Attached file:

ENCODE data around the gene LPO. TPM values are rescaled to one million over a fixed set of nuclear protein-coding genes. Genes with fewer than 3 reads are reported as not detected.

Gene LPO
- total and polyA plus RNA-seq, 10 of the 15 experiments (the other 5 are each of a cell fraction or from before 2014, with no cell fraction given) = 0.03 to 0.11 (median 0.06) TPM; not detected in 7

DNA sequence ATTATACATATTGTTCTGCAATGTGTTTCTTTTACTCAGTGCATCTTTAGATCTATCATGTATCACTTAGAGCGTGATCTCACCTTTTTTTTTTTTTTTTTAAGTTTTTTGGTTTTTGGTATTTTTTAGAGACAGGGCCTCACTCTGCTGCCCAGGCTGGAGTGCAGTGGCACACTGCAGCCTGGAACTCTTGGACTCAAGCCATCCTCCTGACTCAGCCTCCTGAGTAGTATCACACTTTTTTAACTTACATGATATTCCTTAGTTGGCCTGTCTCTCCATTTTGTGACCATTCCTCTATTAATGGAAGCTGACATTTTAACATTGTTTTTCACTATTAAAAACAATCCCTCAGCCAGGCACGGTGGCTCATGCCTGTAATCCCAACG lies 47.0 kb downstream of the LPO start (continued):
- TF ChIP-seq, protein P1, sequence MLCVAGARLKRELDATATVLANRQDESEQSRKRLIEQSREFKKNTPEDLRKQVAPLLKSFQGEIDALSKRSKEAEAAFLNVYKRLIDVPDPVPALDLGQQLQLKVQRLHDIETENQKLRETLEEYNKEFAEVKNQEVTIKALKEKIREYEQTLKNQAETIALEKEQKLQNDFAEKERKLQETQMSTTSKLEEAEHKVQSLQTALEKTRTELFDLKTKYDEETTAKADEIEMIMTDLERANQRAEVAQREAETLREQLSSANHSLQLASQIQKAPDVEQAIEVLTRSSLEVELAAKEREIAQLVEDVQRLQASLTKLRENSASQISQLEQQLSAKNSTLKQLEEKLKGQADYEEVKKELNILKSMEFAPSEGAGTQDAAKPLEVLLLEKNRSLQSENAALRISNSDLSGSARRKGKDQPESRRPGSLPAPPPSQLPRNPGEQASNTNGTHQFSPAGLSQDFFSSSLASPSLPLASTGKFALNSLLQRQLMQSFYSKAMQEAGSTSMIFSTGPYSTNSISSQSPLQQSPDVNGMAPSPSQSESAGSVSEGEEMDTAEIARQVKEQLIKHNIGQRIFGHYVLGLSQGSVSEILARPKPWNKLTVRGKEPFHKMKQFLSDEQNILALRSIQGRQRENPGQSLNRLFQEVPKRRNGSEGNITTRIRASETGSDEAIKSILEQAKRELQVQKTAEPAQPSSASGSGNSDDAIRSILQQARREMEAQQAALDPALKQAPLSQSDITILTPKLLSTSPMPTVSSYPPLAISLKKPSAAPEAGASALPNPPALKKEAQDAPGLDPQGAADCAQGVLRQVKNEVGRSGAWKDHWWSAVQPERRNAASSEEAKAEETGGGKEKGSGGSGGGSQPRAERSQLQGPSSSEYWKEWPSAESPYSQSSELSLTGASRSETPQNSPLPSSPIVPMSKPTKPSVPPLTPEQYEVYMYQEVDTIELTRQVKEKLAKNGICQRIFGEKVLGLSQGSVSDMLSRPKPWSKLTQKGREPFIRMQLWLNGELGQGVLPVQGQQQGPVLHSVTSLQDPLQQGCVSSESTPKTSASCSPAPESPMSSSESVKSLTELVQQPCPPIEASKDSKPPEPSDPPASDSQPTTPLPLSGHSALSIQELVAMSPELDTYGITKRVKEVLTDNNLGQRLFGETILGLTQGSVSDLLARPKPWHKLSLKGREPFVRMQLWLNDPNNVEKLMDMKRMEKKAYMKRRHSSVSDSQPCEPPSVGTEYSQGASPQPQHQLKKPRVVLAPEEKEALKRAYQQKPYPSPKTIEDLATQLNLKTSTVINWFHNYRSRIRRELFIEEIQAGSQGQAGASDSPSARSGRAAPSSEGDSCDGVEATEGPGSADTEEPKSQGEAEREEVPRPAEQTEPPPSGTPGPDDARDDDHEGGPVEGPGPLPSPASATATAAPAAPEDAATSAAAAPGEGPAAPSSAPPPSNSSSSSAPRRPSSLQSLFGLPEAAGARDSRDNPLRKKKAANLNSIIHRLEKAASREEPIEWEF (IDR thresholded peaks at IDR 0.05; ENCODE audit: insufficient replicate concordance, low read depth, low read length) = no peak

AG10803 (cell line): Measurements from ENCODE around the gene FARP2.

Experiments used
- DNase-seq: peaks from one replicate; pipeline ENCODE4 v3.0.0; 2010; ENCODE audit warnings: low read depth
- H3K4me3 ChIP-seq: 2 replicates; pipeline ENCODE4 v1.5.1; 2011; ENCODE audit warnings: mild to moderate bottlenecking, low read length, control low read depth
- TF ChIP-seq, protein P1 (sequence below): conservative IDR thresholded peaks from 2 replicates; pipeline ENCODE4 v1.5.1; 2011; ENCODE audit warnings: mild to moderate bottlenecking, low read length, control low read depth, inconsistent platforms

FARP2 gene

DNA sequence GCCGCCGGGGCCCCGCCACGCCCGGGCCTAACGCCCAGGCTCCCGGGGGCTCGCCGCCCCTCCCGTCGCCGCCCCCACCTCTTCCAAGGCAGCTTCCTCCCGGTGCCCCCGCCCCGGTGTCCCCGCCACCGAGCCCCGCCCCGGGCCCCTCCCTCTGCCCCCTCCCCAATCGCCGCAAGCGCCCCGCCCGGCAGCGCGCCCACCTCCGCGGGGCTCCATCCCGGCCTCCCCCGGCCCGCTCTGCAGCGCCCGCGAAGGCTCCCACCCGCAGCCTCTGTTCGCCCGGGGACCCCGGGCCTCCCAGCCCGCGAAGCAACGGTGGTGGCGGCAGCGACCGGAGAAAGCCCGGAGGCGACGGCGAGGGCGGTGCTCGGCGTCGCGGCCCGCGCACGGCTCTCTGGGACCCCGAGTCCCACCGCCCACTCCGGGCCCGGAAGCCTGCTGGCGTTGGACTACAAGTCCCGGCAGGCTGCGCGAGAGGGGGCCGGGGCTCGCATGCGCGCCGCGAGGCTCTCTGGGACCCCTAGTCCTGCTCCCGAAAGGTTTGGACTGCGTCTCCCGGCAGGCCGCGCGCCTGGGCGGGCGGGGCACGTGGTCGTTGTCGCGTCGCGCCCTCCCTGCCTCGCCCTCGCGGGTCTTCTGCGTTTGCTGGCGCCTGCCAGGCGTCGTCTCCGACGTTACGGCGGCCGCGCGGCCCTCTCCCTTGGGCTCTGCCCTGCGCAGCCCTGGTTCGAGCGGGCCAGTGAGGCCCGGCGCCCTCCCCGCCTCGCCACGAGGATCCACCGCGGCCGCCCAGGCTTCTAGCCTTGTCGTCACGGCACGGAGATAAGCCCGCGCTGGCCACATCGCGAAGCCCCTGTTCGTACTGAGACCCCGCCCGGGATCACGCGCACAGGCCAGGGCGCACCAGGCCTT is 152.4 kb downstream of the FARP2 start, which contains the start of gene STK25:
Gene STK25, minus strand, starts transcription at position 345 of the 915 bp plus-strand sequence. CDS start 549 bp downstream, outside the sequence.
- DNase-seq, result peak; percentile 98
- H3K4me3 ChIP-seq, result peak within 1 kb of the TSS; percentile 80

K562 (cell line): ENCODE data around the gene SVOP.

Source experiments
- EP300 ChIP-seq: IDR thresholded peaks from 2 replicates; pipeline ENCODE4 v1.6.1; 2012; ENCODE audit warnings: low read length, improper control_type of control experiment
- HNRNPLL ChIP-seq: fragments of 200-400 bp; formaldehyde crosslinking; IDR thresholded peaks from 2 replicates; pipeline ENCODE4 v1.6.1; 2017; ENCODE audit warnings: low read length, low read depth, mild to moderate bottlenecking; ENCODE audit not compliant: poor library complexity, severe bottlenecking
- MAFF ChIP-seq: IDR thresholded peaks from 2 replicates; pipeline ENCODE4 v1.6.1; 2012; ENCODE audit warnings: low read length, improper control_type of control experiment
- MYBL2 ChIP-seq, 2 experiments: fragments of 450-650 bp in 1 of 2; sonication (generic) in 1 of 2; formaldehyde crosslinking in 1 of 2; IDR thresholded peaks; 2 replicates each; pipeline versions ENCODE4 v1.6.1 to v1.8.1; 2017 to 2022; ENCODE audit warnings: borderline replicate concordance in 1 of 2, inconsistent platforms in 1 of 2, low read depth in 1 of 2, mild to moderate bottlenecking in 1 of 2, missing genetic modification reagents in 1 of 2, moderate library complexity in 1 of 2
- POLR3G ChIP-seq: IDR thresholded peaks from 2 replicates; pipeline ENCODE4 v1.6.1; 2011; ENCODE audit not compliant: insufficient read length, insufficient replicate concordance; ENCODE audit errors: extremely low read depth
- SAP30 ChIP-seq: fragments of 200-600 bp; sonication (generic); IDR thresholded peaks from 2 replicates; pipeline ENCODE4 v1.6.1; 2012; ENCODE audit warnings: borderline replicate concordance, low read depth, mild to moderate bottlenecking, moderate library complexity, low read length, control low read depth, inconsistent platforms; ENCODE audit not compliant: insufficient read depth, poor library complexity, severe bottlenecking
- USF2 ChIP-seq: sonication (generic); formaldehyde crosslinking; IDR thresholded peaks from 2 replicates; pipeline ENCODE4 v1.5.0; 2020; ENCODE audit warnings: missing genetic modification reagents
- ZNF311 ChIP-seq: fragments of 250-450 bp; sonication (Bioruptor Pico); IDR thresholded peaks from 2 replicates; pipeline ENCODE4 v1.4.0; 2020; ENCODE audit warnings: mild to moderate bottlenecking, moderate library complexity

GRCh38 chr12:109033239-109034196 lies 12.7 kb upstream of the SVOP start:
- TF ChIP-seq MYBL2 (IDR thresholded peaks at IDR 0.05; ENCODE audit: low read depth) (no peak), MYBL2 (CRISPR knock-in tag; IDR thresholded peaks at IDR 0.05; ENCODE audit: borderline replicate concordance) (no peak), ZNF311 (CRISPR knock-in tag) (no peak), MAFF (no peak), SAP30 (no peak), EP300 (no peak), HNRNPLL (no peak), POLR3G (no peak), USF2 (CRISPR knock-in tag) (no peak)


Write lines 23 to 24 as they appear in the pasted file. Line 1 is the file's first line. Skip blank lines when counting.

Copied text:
- SAP30 ChIP-seq: fragments of 200-600 bp; sonication (generic); IDR thresholded peaks from 2 replicates; pipeline ENCODE4 v1.6.1; 2012; ENCODE audit warnings: borderline replicate concordance, low read depth, mild to moderate bottlenecking, moderate library complexity, low read length, control low read depth, inconsistent platforms; ENCODE audit not compliant: insufficient read depth, poor library complexity, severe bottlenecking
- USF2 ChIP-seq: sonication (generic); formaldehyde crosslinking; IDR thresholded peaks from 2 replicates; pipeline ENCODE4 v1.5.0; 2020; ENCODE audit warnings: missing genetic modification reagents